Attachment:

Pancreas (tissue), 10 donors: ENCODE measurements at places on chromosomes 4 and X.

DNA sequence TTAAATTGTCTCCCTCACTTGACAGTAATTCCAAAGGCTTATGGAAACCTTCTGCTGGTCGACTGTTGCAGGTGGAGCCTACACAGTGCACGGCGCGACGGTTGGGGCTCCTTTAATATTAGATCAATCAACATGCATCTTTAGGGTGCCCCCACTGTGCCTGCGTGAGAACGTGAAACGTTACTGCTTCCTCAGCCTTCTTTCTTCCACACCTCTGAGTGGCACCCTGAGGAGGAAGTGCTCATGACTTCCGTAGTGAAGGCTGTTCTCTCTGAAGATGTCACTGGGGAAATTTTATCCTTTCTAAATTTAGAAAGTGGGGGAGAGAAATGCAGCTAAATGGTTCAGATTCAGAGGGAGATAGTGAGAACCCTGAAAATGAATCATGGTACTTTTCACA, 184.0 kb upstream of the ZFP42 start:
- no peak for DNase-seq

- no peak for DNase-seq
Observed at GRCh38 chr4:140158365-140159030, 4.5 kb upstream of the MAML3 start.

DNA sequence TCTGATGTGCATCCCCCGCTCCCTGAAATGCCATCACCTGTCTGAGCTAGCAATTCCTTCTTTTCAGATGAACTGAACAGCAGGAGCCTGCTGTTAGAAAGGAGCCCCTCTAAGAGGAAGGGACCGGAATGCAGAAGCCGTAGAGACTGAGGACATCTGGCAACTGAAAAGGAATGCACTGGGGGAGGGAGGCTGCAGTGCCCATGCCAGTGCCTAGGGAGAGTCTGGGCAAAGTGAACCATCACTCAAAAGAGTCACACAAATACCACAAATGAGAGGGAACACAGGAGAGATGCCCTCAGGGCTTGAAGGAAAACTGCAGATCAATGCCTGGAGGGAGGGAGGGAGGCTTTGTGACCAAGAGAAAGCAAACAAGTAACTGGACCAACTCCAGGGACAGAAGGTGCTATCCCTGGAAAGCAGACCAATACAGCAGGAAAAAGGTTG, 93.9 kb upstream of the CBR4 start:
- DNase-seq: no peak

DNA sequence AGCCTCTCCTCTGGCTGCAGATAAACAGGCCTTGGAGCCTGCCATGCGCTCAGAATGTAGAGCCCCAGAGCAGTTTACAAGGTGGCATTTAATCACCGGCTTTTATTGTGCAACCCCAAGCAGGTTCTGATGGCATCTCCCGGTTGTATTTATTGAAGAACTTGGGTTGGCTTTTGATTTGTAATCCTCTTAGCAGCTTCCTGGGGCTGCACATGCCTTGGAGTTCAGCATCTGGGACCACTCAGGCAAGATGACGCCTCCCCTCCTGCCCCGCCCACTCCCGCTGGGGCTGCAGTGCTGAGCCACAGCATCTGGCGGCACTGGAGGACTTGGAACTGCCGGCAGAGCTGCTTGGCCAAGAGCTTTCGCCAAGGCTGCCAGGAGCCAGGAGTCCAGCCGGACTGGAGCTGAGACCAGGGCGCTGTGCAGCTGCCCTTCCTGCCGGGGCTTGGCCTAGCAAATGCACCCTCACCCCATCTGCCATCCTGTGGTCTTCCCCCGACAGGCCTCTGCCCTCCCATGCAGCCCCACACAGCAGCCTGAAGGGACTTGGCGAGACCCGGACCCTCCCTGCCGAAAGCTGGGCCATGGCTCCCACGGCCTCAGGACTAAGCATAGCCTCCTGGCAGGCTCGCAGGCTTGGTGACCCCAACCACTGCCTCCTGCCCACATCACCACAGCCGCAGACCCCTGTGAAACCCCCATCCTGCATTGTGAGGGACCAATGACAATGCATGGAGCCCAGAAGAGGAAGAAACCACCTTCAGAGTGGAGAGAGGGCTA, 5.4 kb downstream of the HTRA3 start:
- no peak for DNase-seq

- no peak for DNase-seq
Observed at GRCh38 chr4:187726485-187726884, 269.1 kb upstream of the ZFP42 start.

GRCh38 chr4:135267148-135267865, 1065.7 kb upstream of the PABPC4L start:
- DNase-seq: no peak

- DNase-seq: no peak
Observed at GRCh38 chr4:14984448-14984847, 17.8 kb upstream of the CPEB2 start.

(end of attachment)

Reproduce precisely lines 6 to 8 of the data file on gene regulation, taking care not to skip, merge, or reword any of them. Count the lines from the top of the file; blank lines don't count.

DNA sequence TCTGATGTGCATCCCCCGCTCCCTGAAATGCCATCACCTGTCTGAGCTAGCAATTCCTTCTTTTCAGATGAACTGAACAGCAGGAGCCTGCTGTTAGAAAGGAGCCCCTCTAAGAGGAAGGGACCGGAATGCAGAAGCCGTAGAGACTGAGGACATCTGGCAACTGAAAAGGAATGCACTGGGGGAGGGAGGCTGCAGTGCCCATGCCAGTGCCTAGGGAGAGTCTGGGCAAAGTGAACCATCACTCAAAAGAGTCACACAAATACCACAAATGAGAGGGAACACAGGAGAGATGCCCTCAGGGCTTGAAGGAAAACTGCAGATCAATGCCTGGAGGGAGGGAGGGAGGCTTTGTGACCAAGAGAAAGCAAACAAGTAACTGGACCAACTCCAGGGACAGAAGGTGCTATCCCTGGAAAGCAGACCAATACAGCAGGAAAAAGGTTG, 93.9 kb upstream of the CBR4 start:
- DNase-seq: no peak

DNA sequence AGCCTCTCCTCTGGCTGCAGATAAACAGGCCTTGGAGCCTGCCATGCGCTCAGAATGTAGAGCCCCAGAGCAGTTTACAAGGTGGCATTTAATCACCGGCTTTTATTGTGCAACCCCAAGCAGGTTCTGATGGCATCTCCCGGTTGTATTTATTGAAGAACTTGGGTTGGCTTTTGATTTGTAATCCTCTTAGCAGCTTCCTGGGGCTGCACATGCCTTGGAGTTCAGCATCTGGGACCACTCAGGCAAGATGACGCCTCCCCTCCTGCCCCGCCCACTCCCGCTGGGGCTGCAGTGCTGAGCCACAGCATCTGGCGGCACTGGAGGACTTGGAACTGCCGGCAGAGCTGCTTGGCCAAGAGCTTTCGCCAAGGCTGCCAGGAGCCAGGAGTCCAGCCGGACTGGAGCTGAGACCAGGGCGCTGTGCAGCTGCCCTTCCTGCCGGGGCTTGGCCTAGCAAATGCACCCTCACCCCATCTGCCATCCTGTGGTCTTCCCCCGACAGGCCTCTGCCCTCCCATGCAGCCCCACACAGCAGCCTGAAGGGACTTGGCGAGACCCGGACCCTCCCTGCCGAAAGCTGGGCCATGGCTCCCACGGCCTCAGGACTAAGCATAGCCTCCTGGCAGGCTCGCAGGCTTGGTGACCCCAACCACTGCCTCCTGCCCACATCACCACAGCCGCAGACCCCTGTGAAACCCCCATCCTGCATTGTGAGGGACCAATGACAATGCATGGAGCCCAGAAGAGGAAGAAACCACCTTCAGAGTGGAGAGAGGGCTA, 5.4 kb downstream of the HTRA3 start: